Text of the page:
The Irish are playing in the Naismith Memorial Basketball Hall of Fame Women's Challenge in November, the same tournament that UConn played in this season.
Notre Dame will host Holy Cross on Nov. 23, Harvard on Nov. 24 and Quinnipiac on Nov. 25 before playing Kansas at Mohegan Sun Arena on Nov. 30.
Can You Hear Me Now?
As soon as the national championship game ended, UConn's self-imposed ban on social media participation, among other team in-season disciplines (like no nail polish), was lifted until the start of practice next season.
This is one of the major differences between Notre Dame and UConn. Notre Dame coach Muffet McGraw allows her players to use social media, and wearing green nail polish is considered part of the uniform.
"It's not a factor at all," Stefanie Dolson said. "First of all, as seniors, you get used to it. You just don't really care. And for us, I think it's a benefit. I mean, it takes away from the distractions. I think social media is such a narcissistic thing. I think people do it for themselves and to kind of get themselves out there."
"And I think for us it just takes away that attraction and makes us focus on what we're doing and why we're here in college, is to play basketball, not to go on social media and boast about ourselves."
When A Foul Is Not A Foul
UConn has been called for the fewest fouls in the nation (459) this season. In comparison, its opponents have been whistled 616 times. That had resulted in a huge disparity in free throw attempts heading into the national championship. UConn had taken 633, its opponents only 339.
"Yeah, I think it's amazing. They committed the fewest fouls in the nation. So they can be a really physical team and yet not manage to foul," McGraw said. "We don't really worry about the refs, how they're going to call the game. We're going to react accordingly. That's not a huge issue for us."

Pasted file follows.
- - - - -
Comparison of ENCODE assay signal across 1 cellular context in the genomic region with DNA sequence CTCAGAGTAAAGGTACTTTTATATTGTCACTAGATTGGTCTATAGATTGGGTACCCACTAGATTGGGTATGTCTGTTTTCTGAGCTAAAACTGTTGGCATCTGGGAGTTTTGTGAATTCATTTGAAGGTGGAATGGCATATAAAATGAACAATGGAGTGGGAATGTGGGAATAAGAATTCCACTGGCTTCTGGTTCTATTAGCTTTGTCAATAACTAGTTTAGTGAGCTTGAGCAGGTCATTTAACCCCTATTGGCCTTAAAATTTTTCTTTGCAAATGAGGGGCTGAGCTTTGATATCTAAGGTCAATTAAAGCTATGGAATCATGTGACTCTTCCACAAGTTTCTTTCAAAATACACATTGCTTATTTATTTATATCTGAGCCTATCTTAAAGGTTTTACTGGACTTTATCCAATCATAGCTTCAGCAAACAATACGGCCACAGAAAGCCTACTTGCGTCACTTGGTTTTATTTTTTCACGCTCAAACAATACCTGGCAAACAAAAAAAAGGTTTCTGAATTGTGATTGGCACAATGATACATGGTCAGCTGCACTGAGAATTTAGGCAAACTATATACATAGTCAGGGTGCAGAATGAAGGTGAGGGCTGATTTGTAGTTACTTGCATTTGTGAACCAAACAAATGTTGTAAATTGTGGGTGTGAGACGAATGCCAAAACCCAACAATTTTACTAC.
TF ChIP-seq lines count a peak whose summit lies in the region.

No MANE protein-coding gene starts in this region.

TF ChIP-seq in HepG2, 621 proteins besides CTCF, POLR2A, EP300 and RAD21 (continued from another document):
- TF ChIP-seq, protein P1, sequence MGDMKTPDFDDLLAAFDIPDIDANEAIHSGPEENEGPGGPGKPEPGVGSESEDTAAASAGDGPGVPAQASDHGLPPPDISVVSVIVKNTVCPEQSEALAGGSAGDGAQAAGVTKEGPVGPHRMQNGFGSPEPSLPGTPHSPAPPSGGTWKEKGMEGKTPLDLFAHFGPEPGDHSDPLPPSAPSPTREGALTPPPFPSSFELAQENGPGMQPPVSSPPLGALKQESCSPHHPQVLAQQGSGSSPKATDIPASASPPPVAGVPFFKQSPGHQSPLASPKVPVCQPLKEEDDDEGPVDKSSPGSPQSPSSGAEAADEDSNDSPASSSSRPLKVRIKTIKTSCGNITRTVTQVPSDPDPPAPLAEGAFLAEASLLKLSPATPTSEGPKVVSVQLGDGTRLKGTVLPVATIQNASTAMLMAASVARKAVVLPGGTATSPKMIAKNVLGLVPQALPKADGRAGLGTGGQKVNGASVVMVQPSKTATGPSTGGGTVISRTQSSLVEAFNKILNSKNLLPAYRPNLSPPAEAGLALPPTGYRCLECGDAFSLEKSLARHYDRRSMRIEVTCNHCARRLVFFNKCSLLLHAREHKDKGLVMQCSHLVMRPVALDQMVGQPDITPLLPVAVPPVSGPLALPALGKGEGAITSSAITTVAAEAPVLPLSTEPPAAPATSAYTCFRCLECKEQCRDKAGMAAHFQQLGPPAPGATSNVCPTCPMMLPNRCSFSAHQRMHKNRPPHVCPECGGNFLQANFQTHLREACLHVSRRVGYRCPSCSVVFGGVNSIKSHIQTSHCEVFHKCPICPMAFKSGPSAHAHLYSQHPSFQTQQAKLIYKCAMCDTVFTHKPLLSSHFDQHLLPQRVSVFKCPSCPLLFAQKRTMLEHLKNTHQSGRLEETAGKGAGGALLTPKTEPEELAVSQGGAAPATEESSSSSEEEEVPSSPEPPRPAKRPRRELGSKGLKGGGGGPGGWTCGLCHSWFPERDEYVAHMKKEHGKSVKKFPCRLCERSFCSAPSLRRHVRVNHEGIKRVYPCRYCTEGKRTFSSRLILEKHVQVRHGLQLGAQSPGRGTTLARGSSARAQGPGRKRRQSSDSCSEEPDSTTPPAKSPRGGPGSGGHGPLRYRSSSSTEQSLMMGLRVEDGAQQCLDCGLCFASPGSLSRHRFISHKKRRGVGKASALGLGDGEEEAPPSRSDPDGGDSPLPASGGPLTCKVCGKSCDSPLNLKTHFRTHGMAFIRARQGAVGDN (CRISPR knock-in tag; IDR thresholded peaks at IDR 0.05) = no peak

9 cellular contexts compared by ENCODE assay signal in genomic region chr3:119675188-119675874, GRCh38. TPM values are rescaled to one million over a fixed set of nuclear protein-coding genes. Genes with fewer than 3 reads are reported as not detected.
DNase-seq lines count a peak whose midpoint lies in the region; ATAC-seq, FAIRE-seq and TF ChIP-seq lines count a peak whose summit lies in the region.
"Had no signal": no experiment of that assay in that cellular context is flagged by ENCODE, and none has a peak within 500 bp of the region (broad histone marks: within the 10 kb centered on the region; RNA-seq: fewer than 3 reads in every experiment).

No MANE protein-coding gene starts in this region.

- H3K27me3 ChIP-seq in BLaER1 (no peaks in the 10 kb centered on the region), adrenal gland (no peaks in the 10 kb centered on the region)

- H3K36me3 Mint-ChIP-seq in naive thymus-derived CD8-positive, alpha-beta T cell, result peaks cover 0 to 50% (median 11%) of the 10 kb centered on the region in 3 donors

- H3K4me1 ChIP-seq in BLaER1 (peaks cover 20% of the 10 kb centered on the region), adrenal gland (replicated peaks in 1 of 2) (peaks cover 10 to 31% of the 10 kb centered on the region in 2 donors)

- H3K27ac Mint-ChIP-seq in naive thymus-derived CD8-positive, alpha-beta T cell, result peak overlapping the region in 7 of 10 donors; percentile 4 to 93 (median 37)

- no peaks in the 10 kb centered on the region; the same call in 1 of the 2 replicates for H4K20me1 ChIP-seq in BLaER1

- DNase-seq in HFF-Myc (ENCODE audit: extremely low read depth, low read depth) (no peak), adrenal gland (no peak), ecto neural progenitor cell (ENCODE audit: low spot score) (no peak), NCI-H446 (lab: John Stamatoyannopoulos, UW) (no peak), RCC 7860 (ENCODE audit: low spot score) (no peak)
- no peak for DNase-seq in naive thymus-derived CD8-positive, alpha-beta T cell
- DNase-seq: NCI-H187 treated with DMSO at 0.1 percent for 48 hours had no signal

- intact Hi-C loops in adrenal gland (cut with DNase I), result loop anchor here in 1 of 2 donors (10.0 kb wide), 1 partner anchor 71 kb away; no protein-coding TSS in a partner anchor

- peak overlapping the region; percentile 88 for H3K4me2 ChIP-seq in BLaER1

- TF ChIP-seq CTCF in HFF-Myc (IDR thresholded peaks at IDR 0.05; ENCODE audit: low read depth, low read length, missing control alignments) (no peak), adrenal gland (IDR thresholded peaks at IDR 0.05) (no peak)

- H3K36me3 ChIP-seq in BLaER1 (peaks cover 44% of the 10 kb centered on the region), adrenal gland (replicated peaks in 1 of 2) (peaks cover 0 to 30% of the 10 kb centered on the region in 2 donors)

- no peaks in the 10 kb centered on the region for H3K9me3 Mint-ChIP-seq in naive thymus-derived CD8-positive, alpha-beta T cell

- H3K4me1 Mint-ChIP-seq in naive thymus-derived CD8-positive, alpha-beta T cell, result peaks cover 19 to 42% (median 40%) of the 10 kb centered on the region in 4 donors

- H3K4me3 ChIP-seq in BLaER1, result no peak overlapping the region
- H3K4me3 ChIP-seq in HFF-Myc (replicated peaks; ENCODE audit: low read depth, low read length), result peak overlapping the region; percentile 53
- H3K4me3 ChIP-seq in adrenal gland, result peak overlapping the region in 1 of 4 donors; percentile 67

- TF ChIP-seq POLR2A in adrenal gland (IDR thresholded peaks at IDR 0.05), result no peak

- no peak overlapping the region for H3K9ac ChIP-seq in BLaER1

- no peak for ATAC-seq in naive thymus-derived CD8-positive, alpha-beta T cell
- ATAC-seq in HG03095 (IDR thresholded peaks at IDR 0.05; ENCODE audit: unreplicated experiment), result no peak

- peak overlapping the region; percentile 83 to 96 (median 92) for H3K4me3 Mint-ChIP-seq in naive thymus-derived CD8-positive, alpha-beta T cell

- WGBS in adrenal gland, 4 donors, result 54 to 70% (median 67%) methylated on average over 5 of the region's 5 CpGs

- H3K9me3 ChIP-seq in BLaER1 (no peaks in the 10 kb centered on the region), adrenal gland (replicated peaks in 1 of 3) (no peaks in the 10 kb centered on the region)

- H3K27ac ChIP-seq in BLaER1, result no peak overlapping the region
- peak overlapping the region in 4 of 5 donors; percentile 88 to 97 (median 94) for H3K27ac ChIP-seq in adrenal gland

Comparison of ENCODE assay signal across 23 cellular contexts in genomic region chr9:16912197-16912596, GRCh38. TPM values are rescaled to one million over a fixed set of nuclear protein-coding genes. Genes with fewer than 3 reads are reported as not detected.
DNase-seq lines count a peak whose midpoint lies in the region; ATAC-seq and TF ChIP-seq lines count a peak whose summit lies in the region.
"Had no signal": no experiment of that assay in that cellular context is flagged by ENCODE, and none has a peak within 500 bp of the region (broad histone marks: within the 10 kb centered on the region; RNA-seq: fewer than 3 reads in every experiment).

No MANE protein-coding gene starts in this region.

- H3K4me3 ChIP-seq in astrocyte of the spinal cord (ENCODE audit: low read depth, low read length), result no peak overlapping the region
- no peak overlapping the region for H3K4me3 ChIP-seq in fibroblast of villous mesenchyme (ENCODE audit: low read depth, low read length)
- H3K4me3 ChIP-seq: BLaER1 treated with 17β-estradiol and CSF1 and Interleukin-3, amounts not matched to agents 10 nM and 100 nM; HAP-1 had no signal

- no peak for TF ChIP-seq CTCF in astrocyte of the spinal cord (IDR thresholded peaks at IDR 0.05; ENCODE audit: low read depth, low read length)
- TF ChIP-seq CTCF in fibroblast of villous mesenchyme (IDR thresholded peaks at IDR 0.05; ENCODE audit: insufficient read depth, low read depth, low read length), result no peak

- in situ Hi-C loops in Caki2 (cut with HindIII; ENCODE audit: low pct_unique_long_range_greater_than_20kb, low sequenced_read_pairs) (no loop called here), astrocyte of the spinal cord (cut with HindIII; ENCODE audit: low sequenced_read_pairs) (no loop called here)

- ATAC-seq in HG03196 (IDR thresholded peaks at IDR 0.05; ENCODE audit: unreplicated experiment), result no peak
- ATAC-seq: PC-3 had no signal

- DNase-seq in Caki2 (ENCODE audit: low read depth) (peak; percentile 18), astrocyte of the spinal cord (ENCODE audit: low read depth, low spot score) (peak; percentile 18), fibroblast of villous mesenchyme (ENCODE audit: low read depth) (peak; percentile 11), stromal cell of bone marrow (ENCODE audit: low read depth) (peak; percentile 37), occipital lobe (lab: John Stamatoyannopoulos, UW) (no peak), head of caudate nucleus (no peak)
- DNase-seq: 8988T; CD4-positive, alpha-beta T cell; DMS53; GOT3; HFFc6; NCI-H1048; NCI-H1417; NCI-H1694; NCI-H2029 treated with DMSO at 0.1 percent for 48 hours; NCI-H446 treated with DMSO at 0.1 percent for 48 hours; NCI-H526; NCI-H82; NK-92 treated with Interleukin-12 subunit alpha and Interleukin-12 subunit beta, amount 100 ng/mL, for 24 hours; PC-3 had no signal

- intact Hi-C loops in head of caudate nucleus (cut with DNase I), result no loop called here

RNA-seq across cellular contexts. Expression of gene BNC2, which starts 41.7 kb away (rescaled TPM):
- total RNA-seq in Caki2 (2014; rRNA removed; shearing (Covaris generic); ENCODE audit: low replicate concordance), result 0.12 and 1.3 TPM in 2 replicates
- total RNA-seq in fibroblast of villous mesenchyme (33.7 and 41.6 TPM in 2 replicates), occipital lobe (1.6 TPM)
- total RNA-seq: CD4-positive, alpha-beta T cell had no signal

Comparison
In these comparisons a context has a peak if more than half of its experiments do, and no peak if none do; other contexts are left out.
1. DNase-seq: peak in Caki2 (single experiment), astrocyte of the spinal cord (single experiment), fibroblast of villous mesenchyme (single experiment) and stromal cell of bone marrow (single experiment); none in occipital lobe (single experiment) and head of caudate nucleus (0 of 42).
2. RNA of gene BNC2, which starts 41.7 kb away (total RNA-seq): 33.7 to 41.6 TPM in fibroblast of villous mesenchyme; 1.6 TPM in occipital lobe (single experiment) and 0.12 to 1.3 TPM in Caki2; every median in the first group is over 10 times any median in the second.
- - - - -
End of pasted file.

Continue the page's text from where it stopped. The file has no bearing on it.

This created some interesting conversation prior to Tuesday's game, especially because Auriemma is aware that Bria Hartley's only three career disqualifications all came against Notre Dame.
Auriemma used to complain about exactly the same thing last year about Notre Dame's ability to constantly draw fouls against the Huskies.
"As far as the foul part, the only thing more amazing than that, than how we've committed so few fouls, is how many free throws they've shot against us in the last three years; that only one team in America gets to shoot free throws against us," Auriemma said. "You want to talk about amazing, that's amazing."
On Tuesday, Notre Dame was called for 14 fouls, UConn 12. The Huskies had 15 free throws, Notre Dame 10.
Hartley Finishes Strong
Bria Hartley played in her 153rd game on Tuesday, sixth all-time at UConn. But she will leave leading the program in minutes played after logging another 38 minutes in the semifinal win over Stanford. Hartley played 4,731 minutes in her career.
Hartley, who scored 13 points, fell six shy of become just the eighth UConn player to reach 2,000. She would have joined Maya Moore (3,036), Tina Charles (2,346), Nykesha Sales (2,178), Kerry Bascom (2,177), Diana Taurasi (2,156), Kara Wolters (2,141) and Rebecca Lobo (2,133). ... Auriemma is hosting his second Geno Auriemma UConn Leadership Conference on Oct. 22-23. The theme is "Leading for Innovation and Change." Registration is open now. The event is co-hosted by the UConn School of Business. Go to http://www.genoleadership.com for information. … Central Missouri State University, a Division II school, also won men's and women's basketball championships in 1984. … All three major NCAA divisions had undefeated national champions — Bentley (35-0) in Division II and FDU-Florham (33-0) in Division III.